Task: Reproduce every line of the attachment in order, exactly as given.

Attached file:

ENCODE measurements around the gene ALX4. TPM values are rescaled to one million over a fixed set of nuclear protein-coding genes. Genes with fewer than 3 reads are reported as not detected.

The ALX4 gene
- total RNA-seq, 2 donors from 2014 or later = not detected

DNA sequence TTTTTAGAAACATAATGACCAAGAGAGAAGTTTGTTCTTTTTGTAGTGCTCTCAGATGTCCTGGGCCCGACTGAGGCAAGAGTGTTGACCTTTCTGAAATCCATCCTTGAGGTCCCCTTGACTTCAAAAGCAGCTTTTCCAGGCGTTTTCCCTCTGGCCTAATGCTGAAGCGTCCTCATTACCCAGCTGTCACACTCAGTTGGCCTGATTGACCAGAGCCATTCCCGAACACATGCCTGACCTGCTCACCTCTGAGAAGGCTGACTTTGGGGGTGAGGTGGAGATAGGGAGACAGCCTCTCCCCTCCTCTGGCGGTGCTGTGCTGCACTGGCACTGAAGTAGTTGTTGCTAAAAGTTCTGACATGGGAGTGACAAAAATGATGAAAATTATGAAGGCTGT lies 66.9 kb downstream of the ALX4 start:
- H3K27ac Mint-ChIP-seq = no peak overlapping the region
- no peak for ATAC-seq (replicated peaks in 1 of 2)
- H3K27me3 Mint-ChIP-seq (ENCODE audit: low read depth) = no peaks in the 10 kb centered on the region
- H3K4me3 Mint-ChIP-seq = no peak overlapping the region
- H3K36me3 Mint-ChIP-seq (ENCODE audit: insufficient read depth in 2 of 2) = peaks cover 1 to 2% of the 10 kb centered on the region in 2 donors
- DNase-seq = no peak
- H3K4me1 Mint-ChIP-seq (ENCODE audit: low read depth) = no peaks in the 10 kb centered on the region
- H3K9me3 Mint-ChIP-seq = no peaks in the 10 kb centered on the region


ENCODE measurements around the gene ALX4. TPM values are rescaled to one million over a fixed set of nuclear protein-coding genes. Genes with fewer than 3 reads are reported as not detected.

The ALX4 gene
- total RNA-seq, 2 donors from 2014 or later = not detected

DNA sequence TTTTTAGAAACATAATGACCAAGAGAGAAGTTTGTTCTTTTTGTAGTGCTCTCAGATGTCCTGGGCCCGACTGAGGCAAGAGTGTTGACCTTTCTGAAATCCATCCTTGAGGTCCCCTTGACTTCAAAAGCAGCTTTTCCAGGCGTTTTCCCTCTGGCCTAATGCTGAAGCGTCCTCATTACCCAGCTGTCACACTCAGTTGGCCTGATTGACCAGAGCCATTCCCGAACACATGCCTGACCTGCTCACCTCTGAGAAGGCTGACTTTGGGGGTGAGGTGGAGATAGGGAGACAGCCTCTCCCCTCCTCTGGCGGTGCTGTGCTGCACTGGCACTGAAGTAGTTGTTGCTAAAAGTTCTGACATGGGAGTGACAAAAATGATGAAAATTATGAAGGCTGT lies 66.9 kb downstream of the ALX4 start:
- H3K27ac Mint-ChIP-seq = no peak overlapping the region
- no peak for ATAC-seq (replicated peaks in 1 of 2)
- H3K27me3 Mint-ChIP-seq (ENCODE audit: low read depth) = no peaks in the 10 kb centered on the region
- H3K4me3 Mint-ChIP-seq = no peak overlapping the region
- H3K36me3 Mint-ChIP-seq (ENCODE audit: insufficient read depth in 2 of 2) = peaks cover 1 to 2% of the 10 kb centered on the region in 2 donors
- DNase-seq = no peak
- H3K4me1 Mint-ChIP-seq (ENCODE audit: low read depth) = no peaks in the 10 kb centered on the region
- H3K9me3 Mint-ChIP-seq = no peaks in the 10 kb centered on the region